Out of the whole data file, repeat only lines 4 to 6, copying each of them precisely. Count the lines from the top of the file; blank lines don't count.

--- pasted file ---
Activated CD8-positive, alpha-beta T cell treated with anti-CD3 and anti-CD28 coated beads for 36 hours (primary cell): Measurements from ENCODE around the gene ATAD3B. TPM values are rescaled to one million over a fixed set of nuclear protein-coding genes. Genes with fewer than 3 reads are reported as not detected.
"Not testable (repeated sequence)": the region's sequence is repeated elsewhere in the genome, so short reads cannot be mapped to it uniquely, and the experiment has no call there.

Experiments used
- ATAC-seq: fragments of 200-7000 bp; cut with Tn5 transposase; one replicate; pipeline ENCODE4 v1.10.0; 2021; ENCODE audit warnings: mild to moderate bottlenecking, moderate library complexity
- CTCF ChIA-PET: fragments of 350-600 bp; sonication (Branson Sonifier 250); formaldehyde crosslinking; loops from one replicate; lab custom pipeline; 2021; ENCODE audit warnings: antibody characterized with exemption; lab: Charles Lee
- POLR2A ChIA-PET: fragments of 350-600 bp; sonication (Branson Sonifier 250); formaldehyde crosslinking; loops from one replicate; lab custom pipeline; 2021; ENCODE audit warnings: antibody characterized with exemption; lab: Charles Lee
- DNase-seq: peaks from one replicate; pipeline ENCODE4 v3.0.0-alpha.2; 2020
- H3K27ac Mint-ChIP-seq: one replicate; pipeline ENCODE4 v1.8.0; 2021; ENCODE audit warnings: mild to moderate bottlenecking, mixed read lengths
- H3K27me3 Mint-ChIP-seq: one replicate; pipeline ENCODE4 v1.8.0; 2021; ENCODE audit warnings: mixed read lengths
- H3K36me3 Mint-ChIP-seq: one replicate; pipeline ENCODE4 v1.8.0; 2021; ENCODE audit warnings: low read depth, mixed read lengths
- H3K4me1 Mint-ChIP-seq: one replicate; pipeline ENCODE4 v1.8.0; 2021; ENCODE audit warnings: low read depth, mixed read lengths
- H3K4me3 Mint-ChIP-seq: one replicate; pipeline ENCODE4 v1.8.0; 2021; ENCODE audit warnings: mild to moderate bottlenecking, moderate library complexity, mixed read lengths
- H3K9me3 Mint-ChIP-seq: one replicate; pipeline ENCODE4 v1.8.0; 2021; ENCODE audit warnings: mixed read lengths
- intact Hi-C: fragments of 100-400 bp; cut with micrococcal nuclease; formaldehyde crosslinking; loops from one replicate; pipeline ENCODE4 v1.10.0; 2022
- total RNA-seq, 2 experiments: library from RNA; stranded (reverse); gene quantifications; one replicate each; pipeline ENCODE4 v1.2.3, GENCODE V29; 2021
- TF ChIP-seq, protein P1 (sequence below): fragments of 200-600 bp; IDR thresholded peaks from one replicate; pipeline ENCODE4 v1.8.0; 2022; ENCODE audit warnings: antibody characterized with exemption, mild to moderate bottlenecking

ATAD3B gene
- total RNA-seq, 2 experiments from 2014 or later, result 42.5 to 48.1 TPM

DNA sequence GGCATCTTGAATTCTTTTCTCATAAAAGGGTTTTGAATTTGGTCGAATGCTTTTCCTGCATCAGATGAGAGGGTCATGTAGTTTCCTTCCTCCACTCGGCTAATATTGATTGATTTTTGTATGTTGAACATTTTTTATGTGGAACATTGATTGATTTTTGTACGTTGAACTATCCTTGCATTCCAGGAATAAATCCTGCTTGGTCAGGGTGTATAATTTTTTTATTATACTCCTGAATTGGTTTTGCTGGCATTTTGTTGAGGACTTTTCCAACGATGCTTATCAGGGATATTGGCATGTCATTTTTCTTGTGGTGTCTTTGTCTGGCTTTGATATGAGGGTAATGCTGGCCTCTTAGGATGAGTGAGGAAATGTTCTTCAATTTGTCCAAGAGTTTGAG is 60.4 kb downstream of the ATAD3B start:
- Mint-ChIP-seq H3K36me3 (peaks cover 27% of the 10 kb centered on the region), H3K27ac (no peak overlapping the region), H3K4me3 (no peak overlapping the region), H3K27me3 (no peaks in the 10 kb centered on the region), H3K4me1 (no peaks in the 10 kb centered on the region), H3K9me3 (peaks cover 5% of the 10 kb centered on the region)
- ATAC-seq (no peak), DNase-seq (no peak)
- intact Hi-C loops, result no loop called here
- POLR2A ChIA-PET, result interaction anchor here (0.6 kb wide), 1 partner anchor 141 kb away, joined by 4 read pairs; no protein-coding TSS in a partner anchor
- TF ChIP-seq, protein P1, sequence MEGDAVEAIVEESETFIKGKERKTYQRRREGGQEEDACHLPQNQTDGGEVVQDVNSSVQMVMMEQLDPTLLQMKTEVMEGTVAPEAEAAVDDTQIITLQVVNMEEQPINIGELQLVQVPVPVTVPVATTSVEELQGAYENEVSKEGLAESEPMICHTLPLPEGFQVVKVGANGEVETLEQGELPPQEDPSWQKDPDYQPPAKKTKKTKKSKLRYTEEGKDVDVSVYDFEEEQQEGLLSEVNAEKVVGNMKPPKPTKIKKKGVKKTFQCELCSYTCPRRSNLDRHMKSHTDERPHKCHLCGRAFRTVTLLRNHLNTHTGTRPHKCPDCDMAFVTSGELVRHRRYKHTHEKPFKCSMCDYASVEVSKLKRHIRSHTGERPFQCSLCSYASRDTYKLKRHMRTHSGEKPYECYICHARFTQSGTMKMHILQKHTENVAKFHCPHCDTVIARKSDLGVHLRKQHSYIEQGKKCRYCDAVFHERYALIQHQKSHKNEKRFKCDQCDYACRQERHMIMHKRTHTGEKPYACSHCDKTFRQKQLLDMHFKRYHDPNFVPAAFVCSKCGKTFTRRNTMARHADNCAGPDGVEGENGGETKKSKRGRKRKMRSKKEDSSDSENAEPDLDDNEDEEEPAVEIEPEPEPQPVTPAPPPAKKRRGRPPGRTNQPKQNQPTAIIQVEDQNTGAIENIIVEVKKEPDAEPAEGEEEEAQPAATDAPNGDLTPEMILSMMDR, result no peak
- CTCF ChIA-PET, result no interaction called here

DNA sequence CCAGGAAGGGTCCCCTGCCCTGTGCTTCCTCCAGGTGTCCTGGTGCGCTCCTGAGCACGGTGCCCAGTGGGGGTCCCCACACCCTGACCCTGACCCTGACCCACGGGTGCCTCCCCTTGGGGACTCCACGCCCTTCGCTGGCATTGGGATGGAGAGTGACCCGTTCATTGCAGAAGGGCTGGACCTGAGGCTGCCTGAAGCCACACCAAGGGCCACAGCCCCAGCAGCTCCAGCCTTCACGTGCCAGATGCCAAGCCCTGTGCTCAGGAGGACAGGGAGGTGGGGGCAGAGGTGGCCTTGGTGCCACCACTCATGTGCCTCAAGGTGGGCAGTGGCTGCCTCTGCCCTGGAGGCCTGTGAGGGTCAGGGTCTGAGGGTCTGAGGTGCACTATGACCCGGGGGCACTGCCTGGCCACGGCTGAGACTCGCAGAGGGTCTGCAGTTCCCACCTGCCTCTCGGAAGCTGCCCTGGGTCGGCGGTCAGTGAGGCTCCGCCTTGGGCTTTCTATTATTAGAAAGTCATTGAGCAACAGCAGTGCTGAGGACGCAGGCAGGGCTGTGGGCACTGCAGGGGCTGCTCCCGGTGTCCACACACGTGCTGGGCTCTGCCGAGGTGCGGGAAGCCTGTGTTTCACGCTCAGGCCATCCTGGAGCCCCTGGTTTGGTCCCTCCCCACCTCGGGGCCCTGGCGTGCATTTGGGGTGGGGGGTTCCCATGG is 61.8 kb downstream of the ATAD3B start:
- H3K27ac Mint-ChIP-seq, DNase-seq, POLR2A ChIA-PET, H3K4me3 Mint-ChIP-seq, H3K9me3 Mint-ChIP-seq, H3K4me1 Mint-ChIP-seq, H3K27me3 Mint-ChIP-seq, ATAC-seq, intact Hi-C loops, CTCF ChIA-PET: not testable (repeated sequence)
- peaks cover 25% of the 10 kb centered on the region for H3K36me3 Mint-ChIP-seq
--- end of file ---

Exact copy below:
- ATAC-seq: fragments of 200-7000 bp; cut with Tn5 transposase; one replicate; pipeline ENCODE4 v1.10.0; 2021; ENCODE audit warnings: mild to moderate bottlenecking, moderate library complexity
- CTCF ChIA-PET: fragments of 350-600 bp; sonication (Branson Sonifier 250); formaldehyde crosslinking; loops from one replicate; lab custom pipeline; 2021; ENCODE audit warnings: antibody characterized with exemption; lab: Charles Lee
- POLR2A ChIA-PET: fragments of 350-600 bp; sonication (Branson Sonifier 250); formaldehyde crosslinking; loops from one replicate; lab custom pipeline; 2021; ENCODE audit warnings: antibody characterized with exemption; lab: Charles Lee